On the face of it this is a really simple question, yet it is one that can generate so much discussion. It’s something I’ve been asked a lot in the last few years in the context of, “Why did you care for your dad?”
People are often surprised that as a teenager, twenty-something and thirty-something I would have put my life on hold to care for my dad. Yet consider this: when people begin a family they are rarely asked, “Why would you want to have children?” despite the massive life-change and life-long commitment parenthood entails.
Although the motivation for becoming a carer, the reasons people continue with caring (often against a backdrop of significant difficulties), and the way in which many carers struggle to move on with their life after their caring role ends are very individual, there are some common themes that often surface when you talk to carers, and I want to explore those commonalities in this Carers Week 2017 blog.
Why become a carer?
Many people who’ve never been a carer often approach the topic under the premise that people who are carers have made a lifestyle choice to be so. Big mistake. I have never met anyone who woke up one morning and actively decided to become a carer for a relative or friend. Every carer I have met fell into caring for someone they love due to various circumstances, largely beyond their control, and generally never realised they were becoming a carer.
It is a well-worn phrase, but worth repeating: I never considered myself a carer for my dad, just a daughter looking after her dad.
My G8 Dementia Summit film
Do labels matter? In essence no, if you realise that you have taken on a responsibility that has consequences for your life and your health and are proactive in ensuring that you look after yourself as well as the person that you are caring for. In reality, however, the ‘carer’ label will – in theory – give you access to services (if they exist!) that without that label you wouldn’t be able to access. If those services are fit for purpose, they can help to prevent carer ill-health and carer breakdown.
Why do you continue to be a carer?
Again, this question suggests most people make an active choice. They don’t. Carers remain as carers often through a lack of choice, and as much as it may be very un-politically-correct to admit it, often through a sense of duty, obligation or necessity.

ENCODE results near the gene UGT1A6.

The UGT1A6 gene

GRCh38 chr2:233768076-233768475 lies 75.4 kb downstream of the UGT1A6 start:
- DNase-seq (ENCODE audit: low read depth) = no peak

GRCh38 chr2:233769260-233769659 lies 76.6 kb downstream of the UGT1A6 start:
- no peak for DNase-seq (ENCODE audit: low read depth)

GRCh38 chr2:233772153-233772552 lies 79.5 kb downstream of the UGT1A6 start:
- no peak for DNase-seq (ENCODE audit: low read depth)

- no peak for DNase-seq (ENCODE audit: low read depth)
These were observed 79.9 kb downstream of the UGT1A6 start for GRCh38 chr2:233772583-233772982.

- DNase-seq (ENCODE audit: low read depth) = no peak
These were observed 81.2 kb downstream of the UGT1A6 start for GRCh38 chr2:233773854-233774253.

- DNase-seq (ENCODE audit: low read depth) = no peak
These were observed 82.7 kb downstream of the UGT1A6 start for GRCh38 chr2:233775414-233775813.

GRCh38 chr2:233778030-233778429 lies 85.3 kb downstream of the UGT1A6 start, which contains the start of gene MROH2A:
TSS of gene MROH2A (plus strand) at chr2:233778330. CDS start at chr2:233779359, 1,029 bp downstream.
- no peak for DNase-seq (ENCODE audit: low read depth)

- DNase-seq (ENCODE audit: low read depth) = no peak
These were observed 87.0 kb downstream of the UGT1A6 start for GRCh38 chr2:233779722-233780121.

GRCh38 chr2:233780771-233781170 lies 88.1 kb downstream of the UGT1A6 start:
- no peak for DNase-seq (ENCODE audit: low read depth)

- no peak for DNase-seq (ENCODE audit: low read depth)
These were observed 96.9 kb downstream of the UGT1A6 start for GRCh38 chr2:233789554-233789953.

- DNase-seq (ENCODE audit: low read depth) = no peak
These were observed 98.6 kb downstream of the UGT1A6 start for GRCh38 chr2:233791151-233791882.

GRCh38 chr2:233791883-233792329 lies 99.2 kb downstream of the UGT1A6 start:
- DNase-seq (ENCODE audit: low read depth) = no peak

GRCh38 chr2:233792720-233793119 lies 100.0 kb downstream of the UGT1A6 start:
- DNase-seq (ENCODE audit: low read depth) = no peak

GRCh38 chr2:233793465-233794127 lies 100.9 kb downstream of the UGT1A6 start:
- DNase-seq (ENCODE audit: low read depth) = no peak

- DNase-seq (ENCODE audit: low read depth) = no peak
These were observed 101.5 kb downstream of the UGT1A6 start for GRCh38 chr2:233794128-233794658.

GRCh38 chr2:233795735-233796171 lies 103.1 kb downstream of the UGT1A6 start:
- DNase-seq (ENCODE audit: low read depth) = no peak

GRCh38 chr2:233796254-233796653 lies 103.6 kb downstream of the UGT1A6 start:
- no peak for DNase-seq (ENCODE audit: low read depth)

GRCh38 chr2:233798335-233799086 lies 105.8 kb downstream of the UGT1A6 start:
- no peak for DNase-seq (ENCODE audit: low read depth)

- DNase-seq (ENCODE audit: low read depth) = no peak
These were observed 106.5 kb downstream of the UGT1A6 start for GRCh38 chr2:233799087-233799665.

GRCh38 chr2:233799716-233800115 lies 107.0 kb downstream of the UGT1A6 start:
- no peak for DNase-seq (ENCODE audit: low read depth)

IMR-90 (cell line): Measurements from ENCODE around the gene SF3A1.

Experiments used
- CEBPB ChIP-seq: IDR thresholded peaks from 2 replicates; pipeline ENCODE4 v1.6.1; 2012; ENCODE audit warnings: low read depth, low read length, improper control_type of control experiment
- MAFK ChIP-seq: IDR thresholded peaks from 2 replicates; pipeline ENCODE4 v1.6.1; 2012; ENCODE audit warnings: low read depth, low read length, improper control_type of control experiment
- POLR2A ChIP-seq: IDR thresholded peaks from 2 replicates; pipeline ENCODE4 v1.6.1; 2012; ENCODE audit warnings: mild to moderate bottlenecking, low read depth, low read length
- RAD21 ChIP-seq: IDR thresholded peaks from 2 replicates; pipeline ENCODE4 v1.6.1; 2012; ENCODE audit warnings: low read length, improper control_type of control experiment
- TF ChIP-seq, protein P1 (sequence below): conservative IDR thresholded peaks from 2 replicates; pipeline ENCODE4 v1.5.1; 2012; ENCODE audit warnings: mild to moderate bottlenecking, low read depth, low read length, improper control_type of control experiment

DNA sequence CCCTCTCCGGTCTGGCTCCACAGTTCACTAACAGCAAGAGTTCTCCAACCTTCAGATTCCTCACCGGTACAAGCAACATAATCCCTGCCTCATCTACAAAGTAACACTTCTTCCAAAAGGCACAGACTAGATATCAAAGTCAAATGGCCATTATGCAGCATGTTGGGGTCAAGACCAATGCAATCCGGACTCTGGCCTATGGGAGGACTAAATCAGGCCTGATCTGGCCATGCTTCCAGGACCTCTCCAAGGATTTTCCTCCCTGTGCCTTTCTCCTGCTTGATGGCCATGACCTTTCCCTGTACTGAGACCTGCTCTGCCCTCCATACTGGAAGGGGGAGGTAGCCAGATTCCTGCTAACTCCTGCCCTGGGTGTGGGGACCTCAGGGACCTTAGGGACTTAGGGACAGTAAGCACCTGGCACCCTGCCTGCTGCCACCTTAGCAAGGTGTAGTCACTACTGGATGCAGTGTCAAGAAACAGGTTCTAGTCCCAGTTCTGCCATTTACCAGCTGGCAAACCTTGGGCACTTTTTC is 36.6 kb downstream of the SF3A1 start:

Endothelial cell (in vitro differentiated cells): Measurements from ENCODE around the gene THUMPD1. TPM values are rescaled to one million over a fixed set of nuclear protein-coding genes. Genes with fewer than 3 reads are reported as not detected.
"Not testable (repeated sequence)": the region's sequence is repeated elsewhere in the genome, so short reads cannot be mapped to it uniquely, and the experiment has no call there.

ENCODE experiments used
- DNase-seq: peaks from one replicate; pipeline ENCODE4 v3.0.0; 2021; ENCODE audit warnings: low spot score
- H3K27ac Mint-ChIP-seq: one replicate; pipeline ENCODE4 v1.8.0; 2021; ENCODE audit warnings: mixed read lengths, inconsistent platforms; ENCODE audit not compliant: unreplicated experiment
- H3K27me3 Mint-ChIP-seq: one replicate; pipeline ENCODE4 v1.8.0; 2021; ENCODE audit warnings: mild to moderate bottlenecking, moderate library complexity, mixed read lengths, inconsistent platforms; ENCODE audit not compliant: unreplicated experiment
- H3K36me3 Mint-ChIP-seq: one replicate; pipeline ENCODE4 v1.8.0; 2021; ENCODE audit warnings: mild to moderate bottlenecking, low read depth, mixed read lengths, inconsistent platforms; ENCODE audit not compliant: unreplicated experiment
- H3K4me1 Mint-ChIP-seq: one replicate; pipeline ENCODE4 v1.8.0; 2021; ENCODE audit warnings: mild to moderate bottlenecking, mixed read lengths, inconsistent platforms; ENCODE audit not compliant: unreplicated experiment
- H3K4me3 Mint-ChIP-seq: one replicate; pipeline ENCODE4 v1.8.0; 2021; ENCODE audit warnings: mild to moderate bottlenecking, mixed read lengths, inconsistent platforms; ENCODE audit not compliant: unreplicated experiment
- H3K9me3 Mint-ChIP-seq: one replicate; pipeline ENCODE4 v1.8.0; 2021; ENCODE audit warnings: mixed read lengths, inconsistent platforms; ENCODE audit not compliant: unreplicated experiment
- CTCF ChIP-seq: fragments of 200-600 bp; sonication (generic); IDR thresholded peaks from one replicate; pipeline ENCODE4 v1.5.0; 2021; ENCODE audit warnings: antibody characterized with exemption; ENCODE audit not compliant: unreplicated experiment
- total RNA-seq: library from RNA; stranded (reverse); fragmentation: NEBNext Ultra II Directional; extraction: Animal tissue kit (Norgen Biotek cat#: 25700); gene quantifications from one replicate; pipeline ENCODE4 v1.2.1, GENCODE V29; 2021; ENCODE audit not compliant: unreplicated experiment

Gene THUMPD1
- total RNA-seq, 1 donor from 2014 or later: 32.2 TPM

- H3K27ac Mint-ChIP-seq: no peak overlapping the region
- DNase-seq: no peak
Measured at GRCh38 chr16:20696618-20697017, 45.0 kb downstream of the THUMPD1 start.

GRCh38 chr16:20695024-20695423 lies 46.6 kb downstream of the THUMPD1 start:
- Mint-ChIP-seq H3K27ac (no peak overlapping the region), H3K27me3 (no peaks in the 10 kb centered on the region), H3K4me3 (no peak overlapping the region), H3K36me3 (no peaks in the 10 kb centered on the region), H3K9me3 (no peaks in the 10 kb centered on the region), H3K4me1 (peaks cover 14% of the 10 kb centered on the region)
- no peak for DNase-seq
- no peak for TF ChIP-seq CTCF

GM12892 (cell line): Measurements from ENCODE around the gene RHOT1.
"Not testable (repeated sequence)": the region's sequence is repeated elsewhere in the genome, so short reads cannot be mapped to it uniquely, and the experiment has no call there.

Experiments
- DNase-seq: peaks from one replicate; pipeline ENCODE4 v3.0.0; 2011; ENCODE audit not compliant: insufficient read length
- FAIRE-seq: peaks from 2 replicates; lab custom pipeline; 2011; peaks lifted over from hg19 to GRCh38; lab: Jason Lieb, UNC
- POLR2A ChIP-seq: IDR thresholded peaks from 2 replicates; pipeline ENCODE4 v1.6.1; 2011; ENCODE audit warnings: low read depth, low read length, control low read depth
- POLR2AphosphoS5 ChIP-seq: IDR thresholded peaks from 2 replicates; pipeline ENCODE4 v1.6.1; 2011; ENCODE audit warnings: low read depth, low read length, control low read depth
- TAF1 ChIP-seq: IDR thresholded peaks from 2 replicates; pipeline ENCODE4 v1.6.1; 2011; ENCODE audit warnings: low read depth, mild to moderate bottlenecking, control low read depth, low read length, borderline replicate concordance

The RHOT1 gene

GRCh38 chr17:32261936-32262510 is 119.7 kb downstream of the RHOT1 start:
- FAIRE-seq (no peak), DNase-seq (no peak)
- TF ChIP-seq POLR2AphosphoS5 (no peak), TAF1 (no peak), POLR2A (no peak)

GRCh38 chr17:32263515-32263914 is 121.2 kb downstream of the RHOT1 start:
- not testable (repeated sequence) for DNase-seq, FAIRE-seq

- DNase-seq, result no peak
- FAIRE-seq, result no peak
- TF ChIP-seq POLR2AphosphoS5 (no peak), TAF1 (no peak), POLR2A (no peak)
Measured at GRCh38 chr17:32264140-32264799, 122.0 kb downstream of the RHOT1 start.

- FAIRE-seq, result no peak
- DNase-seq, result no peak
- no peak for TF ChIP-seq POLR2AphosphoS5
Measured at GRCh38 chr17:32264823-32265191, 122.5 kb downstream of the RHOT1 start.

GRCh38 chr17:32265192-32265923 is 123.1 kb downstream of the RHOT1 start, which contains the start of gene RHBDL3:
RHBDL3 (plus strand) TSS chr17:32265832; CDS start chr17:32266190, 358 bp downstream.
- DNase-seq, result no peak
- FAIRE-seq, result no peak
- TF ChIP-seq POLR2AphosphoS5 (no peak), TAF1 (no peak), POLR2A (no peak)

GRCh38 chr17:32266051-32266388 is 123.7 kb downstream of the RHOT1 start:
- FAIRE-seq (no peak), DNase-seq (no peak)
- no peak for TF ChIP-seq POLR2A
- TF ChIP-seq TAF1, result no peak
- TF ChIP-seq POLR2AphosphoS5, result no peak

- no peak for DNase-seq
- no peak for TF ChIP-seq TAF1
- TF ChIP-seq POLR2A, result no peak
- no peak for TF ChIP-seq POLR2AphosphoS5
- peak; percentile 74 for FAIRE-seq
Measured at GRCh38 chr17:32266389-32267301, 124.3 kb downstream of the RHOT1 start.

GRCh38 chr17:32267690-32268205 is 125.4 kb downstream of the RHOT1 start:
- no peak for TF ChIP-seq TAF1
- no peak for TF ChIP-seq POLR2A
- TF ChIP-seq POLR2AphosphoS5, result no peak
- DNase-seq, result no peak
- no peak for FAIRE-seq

However, that isn’t to underestimate the human emotions that accompany caring. They are potentially the biggest driving factor towards carers remaining as carers once you remove the ‘circumstances beyond your control’ element. Moreover, it’s emotional ties that often keep a carer caring for longer than is perhaps good for them or the person they are caring for.
As much as caring is immensely difficult, there is something in the depths of the human psyche that wires us to prevent suffering in those we love and give comfort and support. The rawness of this emotional pull isn’t the same for everyone though, which may explain why in a large family it’s often one person who is the primary carer with other family members very much on the peripheries. And that is no one’s fault – again, it’s often a mix of circumstances with a good helping of emotions.
Why is it so hard to move on when your caring role ends?
Again, it’s those emotional factors biting us in the depths of our hearts and souls. You don’t spend that much time with a person, and potentially nurse them through the end of their life, only for your life to return to your pre-caring days afterwards.
For a start, the bereavement experience is very different – you aren’t just grieving the loss of the person, but a loss of the purpose and routine you had. Caring, for all its challenges, is something many people become exceptionally adept at, and the feeling of doing something so important so well is a huge source of pride which can be lost when you are no longer caring for the person.
Why is capturing carer knowledge and experiences so important?
One way of combatting the loss of skills and purpose is to go into a social care role professionally, and some of the very best care workers I’ve met in my consultancy work have a strong background of being family carers. For other people, caring for ‘strangers’ is just too difficult after caring for a loved one, no matter how much we might say that ‘Strangers are just friends you haven’t met yet’, or indeed the former carer’s own health or age make such a career choice prohibitive.
My interview with Havas Lynx where I talk about the wealth of knowledge and experience carers have and the importance of capturing that